You should consult local counsel to discuss the facts of your case, review the employment agreement, and the specific non-compete language. Generally, non-competes are valid if (among other things) they are supported by consideration and are reasonably limited to scope and duration. Your agreement may also have an attorneys' fees provision which allows the prevailing party to recover fees and costs if there is a dispute regarding the validity (or invalidity)of the contract terms. Retain local counsel.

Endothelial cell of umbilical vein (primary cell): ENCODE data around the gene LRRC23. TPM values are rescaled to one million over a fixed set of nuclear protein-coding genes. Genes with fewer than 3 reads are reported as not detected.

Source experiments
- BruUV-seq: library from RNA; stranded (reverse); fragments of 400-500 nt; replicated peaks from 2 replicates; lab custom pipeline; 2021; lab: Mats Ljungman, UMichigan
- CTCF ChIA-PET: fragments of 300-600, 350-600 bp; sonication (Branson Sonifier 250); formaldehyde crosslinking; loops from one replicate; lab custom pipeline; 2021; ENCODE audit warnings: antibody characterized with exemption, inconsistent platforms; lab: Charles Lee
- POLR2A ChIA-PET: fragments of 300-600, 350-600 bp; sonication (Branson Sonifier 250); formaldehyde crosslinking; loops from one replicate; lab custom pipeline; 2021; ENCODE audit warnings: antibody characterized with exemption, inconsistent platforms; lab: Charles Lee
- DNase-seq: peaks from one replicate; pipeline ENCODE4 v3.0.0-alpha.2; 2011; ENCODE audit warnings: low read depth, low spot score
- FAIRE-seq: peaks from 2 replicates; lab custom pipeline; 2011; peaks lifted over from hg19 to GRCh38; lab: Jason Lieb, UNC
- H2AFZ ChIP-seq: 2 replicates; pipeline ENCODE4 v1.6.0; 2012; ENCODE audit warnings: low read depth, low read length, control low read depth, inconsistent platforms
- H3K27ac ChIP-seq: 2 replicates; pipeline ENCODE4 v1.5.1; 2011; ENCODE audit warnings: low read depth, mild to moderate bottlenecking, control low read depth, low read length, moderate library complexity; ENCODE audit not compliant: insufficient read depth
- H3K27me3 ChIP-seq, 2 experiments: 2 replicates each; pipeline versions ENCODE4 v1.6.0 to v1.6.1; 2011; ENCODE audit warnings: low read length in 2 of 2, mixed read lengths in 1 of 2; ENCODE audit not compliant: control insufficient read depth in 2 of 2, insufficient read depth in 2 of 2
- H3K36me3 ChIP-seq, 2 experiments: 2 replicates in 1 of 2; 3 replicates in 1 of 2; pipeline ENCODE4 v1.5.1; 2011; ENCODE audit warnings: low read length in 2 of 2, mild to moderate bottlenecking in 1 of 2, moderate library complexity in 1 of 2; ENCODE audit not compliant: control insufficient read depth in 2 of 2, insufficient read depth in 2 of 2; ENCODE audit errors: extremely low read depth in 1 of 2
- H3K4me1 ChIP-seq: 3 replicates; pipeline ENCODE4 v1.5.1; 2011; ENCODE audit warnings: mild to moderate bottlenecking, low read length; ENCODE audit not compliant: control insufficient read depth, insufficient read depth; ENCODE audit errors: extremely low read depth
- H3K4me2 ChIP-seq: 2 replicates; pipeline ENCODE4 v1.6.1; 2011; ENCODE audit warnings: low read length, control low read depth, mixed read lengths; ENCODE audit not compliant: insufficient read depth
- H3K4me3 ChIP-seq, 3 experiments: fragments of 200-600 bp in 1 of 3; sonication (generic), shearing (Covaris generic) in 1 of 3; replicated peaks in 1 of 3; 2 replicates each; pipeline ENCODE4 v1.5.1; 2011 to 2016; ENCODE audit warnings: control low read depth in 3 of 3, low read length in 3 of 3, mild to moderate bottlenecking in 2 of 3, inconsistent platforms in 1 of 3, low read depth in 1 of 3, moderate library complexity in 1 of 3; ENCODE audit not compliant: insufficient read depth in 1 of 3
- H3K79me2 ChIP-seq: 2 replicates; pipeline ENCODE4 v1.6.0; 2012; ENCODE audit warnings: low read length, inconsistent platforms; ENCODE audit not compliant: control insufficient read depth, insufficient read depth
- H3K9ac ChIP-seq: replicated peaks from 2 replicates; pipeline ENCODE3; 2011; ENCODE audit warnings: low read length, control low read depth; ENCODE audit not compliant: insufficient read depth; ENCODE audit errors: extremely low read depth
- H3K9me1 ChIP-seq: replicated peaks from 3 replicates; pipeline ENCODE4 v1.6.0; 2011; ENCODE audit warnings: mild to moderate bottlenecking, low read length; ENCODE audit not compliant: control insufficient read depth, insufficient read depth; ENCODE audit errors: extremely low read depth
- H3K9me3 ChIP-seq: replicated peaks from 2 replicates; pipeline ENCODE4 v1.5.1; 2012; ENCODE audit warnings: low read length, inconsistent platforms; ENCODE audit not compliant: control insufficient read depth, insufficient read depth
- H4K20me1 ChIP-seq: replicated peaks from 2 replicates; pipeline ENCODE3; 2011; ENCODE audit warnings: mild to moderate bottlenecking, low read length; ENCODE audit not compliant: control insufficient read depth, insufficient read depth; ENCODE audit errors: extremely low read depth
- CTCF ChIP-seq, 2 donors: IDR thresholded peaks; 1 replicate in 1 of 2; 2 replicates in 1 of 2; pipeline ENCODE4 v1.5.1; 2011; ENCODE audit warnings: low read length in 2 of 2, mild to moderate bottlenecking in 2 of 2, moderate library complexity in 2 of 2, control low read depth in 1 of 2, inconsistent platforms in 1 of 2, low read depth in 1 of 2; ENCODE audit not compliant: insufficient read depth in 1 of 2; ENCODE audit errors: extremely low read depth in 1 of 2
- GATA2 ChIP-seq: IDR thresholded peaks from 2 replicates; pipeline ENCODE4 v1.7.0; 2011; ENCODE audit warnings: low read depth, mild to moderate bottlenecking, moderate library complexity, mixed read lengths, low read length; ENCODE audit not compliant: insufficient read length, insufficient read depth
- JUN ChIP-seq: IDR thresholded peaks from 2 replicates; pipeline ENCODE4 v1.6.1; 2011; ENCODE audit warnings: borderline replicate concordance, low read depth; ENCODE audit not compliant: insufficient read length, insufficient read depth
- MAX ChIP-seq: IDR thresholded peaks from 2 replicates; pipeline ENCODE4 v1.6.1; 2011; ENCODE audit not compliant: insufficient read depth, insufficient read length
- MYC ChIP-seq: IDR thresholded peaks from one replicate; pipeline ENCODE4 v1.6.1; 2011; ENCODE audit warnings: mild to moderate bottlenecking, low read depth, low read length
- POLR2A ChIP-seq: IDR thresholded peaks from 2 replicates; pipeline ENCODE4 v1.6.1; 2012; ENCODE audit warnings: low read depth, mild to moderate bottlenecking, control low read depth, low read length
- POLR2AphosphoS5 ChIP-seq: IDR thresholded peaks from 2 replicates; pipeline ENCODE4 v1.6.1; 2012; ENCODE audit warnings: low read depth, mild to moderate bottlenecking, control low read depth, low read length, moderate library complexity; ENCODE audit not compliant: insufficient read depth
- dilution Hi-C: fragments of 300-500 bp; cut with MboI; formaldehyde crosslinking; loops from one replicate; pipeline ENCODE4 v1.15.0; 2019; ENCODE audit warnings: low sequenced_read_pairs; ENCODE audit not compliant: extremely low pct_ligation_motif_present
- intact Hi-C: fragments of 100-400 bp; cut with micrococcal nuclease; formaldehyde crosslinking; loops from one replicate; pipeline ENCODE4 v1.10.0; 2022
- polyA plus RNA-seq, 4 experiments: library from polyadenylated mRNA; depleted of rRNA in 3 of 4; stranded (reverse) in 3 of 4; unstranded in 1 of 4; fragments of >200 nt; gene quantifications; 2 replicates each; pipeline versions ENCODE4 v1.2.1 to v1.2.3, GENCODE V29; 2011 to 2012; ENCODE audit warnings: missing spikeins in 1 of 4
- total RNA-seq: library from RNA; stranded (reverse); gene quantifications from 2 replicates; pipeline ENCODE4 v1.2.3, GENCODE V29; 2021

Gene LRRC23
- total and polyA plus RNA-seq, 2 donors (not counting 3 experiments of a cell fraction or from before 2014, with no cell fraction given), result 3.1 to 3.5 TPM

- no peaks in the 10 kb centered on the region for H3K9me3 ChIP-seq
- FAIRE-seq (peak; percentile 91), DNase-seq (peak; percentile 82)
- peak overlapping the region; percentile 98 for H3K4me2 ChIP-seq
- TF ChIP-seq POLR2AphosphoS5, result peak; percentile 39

Sometimes a non-compete will become unenforceable if the reason for the separation from employment was termination or lay-off. The individual facts of your case, the language of your non-compete and the language contained in any other documents or emails between you and your former employer are all part of the equation and should really be analyzed by a lawyer, especially before you just assume the non-compete is unenforceable.